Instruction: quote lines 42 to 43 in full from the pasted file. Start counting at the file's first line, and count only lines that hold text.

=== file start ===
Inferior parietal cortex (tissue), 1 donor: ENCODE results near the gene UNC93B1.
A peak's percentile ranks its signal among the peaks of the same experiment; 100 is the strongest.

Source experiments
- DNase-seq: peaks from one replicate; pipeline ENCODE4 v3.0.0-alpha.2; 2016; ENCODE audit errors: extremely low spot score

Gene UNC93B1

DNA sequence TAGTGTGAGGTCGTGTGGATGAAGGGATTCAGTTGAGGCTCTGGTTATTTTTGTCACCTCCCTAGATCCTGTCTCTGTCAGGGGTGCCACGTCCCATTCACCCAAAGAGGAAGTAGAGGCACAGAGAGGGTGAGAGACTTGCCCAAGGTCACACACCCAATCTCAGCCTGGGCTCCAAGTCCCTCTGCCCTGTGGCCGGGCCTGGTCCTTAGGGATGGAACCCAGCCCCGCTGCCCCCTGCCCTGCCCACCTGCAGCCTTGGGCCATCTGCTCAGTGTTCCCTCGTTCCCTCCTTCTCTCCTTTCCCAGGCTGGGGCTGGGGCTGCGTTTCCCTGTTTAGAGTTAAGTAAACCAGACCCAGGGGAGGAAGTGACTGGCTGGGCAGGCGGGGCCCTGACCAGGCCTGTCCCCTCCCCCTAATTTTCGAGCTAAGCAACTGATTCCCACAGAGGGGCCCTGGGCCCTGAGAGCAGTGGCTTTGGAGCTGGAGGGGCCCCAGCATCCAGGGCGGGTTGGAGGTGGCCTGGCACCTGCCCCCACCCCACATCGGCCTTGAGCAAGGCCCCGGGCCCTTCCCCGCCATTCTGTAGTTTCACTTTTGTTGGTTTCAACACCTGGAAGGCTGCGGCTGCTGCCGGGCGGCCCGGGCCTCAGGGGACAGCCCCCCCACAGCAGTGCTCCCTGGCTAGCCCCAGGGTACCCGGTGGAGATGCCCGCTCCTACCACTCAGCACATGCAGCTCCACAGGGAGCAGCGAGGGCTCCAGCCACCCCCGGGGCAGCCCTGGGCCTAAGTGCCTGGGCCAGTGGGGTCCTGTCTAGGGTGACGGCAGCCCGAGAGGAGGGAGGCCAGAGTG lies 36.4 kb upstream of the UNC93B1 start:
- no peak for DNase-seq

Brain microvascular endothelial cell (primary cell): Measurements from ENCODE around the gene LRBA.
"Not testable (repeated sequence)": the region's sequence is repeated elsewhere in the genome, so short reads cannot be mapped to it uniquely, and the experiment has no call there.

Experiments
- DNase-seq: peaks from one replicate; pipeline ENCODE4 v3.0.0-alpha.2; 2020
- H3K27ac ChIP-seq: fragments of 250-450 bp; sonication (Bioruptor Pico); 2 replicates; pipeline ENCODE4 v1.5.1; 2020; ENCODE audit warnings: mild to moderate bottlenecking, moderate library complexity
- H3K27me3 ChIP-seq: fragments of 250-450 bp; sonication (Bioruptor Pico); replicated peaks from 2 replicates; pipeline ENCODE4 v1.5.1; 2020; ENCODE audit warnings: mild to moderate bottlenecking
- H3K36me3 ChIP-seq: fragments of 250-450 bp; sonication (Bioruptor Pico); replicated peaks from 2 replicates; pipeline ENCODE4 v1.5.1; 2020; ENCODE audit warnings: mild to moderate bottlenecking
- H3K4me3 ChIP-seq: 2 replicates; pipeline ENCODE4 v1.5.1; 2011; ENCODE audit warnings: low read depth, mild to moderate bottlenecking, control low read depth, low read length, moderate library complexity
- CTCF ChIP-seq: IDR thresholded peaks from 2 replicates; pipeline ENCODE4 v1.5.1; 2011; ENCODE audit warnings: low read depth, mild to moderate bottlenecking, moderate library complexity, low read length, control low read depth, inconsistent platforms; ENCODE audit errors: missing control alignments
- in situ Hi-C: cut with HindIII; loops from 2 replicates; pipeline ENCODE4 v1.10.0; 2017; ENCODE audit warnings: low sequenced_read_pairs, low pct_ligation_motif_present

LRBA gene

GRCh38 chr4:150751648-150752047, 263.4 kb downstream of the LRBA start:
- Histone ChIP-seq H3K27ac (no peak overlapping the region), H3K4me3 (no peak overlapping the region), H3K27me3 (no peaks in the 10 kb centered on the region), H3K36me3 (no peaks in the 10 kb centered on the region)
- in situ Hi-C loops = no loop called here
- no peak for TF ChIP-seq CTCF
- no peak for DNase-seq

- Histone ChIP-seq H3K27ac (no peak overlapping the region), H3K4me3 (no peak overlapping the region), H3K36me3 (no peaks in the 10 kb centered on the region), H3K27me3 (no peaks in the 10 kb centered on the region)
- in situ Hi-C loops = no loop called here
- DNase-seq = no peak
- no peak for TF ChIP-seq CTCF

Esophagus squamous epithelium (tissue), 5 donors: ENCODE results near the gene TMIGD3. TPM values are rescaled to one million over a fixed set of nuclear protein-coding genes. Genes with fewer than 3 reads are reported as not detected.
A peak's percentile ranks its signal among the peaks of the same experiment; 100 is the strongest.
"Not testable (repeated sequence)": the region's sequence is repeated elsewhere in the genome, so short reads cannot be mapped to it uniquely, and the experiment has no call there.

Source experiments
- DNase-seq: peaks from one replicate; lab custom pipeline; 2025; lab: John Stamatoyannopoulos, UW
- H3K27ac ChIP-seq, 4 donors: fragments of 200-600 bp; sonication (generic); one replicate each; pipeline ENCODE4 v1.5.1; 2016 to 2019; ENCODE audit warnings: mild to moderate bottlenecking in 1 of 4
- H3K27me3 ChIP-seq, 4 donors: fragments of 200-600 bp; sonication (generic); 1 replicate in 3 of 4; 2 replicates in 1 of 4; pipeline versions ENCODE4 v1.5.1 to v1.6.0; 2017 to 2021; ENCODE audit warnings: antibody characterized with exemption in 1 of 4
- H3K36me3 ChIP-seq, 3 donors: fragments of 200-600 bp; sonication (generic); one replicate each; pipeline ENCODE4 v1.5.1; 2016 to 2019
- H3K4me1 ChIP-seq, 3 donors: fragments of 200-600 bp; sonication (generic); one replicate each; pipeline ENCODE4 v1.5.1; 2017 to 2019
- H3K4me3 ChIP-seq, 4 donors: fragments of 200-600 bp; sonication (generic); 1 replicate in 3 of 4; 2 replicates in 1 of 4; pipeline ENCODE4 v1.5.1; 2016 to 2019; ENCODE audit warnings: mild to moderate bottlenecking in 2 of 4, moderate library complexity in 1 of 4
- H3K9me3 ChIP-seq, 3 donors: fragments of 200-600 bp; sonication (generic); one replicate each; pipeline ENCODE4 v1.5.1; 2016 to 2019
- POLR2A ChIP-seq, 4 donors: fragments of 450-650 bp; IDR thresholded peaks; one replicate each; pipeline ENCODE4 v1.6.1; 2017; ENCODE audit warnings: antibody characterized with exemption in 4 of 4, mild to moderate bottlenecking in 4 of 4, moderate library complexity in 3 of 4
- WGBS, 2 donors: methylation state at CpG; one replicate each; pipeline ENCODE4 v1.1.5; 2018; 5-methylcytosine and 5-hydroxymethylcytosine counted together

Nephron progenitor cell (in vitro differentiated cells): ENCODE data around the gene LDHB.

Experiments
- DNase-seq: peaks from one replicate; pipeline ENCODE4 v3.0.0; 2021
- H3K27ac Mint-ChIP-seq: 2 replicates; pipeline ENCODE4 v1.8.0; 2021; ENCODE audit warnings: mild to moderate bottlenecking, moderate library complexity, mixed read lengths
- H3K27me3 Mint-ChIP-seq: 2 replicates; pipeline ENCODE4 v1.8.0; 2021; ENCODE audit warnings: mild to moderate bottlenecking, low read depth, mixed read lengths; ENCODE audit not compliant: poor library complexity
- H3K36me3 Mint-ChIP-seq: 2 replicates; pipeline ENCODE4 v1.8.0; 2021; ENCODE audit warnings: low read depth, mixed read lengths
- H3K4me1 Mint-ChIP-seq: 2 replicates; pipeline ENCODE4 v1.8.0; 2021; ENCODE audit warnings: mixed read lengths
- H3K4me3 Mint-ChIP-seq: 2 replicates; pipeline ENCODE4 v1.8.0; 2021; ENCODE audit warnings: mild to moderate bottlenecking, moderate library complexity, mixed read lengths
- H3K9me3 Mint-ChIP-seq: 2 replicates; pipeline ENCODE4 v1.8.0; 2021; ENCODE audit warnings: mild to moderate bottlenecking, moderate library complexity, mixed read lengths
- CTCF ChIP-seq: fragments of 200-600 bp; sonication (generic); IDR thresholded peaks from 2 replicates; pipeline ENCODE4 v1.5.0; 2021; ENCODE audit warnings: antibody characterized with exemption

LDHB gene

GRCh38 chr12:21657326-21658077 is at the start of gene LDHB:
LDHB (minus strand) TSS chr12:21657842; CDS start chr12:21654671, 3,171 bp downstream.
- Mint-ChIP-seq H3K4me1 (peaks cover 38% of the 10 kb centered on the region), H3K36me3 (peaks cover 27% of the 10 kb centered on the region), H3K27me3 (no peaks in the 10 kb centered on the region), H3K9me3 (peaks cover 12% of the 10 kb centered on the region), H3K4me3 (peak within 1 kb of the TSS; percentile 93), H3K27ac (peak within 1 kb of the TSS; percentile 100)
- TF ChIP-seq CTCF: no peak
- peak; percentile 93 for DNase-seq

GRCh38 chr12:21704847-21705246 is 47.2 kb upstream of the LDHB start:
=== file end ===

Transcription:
Experiments
- DNase-seq: peaks from one replicate; pipeline ENCODE4 v3.0.0; 2021